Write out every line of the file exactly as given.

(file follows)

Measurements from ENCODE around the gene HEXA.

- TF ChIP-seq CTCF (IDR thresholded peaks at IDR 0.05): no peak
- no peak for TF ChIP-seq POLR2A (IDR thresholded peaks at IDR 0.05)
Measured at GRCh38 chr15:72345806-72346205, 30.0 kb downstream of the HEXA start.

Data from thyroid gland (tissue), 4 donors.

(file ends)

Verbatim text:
Measurements from ENCODE around the gene HEXA.

- TF ChIP-seq CTCF (IDR thresholded peaks at IDR 0.05): no peak
- no peak for TF ChIP-seq POLR2A (IDR thresholded peaks at IDR 0.05)
Measured at GRCh38 chr15:72345806-72346205, 30.0 kb downstream of the HEXA start.

Data from thyroid gland (tissue), 4 donors.